Boston breaks its all-time seasonal snowfall record with 2.9 inches falling in the city Sunday, reaching a total of 108.6 inches - @7News
Hey, It's Just Cacti
Some idle chatter. Re-posting this from an earlier post:
Another great article -- Renewable Energy: The Vision and a Dose of Reality. This is another great article regarding renewable energy posted back in 2012, and nothing has changed. From the article, observations like this:To put 600 acre-feet in perspective, back in late 2011, it was estimated that approximately 6 acre-feet of water was used to frack a Bakken well.
Solar power. While sunlight is renewable — for at least another four billion years — photovoltaic panels are not. Nor is desert groundwater, used in steam turbines at some solar-thermal installations. Even after being redesigned to use air-cooled condensers that will reduce its water consumption by 90 percent, California's Blythe Solar Power Project, which will be the world's largest when it opens in 2013, will require an estimated 600 acre-feet of groundwater annually for washing mirrors, replenishing feedwater, and cooling auxiliary equipment.
So, every year from here on out, enough water to frack 100 Bakken wells will be used annually to wash those mirrors, and that's just one solar farm.
So, some more idle rambling, specifically, a deeper look at that Blythe Solar Power Project, from wiki:
- was to be world's largest solar farm
- originally planned to be 1,000 MW using parabolic troughs
- reduced to 485 MW using photovoltaics
- California has mandated that 33% of the state's electricity must be from renewable resources
- to meet that mandate, 20,000 MW of renewable energy will be needed
I knew it was bad; I did not know it was that bad.
History of Blythe:
- the California Energy Commission unanimously approved the project on September 15, 2010.
- the Bureau of Land Management cleared the project to go ahead on October 25, 2010.
- in 2011, the U.S. Department of Energy offered a $2.1 billion conditional loan guarantee to Solar Trust, to reduce the interest on the $2.8 billion cost of building the first half of the project; the offer was rejected by Solar Trust.
- in 2011, Solar Trust of America announced that the first half of the project would use photovoltaic panels instead of solar thermal power
- Solarhybrid is in talks with First Solar for supply of photovoltaic modules.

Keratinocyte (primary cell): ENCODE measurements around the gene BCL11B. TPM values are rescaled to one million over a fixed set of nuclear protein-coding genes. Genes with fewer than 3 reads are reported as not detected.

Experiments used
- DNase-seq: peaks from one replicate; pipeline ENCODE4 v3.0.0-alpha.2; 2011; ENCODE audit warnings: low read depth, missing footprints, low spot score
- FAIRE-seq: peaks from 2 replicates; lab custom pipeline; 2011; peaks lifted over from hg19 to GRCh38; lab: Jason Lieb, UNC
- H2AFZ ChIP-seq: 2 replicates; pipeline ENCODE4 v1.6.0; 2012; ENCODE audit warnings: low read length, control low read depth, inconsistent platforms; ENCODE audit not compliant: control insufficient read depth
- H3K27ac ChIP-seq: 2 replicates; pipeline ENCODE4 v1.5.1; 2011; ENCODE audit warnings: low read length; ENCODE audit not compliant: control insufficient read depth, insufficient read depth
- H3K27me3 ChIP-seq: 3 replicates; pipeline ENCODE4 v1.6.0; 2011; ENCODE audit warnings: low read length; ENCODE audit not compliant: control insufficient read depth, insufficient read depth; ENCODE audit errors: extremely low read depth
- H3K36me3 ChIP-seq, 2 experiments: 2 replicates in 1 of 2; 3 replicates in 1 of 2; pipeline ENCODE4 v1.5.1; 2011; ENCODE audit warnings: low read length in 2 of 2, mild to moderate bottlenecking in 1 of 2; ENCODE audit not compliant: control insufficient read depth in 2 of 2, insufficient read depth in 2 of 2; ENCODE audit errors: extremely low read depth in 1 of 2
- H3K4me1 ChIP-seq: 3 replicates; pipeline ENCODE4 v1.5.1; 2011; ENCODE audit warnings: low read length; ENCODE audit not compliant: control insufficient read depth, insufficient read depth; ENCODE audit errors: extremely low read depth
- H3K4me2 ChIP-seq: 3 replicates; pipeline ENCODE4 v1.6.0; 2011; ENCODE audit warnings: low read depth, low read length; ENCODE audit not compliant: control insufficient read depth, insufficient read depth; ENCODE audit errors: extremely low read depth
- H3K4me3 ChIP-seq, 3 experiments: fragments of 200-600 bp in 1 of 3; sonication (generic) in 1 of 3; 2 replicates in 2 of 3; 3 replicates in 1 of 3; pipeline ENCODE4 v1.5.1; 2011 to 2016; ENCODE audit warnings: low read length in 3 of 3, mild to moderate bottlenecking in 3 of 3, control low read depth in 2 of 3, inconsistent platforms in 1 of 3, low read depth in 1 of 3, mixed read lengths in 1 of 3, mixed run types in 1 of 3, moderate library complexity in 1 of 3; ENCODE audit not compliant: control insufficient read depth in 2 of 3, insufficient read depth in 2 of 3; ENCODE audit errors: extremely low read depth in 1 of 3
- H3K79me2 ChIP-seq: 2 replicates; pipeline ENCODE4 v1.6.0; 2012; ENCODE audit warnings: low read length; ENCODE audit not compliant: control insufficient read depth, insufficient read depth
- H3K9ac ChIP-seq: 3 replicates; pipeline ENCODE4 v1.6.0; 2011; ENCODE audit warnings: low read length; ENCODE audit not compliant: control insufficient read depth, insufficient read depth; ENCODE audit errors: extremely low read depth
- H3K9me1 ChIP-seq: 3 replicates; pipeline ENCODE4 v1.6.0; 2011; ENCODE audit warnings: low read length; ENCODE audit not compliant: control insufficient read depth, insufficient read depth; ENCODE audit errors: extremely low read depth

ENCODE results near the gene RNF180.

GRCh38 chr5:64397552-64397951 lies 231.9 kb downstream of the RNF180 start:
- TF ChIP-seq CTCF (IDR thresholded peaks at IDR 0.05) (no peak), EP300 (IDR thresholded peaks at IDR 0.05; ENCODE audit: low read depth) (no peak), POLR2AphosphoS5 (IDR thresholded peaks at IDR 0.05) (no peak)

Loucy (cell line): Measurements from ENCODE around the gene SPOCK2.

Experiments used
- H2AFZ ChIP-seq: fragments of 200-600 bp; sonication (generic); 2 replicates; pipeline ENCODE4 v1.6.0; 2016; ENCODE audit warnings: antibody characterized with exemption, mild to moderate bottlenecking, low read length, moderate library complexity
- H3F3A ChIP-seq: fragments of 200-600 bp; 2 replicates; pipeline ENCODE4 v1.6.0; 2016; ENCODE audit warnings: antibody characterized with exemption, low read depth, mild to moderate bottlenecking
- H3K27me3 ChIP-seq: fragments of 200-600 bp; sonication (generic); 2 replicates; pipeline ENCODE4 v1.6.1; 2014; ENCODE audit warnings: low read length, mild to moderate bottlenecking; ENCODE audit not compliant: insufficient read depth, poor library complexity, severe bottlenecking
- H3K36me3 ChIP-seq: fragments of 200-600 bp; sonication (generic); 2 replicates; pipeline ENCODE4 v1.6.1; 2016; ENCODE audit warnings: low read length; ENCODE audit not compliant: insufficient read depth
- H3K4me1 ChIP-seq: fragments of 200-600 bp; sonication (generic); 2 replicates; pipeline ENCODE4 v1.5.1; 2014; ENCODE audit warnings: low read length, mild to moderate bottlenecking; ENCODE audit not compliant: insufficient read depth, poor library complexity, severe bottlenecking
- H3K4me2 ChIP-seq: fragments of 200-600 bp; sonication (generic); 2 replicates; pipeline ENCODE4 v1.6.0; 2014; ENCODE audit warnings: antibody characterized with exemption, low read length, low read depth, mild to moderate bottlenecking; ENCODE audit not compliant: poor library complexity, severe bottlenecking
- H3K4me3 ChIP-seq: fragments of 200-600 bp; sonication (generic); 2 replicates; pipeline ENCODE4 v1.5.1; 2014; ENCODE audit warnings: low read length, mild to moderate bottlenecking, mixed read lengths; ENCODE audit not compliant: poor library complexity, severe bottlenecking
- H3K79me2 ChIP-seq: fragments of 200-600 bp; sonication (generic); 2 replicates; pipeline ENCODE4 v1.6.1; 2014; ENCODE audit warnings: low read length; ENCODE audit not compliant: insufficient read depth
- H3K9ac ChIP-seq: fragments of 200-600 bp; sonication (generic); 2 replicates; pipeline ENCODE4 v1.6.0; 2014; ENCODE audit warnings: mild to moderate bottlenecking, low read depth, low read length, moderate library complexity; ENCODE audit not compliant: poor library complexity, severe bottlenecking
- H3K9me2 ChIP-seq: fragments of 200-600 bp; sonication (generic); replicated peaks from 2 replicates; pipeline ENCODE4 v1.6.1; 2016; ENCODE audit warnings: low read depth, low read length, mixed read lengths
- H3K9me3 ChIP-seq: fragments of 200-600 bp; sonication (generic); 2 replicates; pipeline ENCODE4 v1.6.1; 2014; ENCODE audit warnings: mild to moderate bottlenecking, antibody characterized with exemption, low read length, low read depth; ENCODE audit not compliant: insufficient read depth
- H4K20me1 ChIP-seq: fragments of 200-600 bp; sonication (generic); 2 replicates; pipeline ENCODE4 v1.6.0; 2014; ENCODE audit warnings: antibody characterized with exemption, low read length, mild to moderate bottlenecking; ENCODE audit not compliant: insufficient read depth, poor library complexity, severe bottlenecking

- in 2012, Solar Millennium tried to sell its stake in Solar Trust to other German solar energy developer, Solarhybrid; however, this deal collapsed after all three companies filed for bankruptcy protection.
- in June, 2012, NextEra Energy Inc. acquired the project as the top bidder
- in 2013, NextEra Energy submitted a proposal to reduce the project size to three 125 MW sections, and one 110 MW section, for a total of 485 MW; approval was granted in January 2014
- has not yet started construction but with Kaiser Permanente agreements in hand (February, 2015), construction should begin by 2016 -- construction needs to get started by the end of 2016 to qualify for a 30% tax credit
- developers have been given permission to begin mowing vegetation on 4,000 acres and transplant cacti before the nesting season starts for the area's breeding bird population; full approval for NextEra's construction program has not yet gotten approval
- 4,000 acres
- 485 MW
- 2.5% California's mandate
The Blythe site holds "relatively intact native habitat" whose conversion to an industrial solar facility can potentially harm nesting birds, especially if that vegetation is cleared while birds are actively nesting in the shrubs and cacti.
Just 12 Cents More
- 2009 estimated qualified renewable generation: 13%
- 2010 renewable mandate: 15%
- 2025 renewable mandate: 25%; 30% (Xcel Energy)
- Xcel Energy must meet 25% of its standard from wind or solar by 2020 with a maximum of 1% from solar (sic)
The expected concerns over higher utility rates was addressed by the report, which placed the extra cost at 12 cents a month on the bills of consumers by 2030.Wow, just 12 cents a month.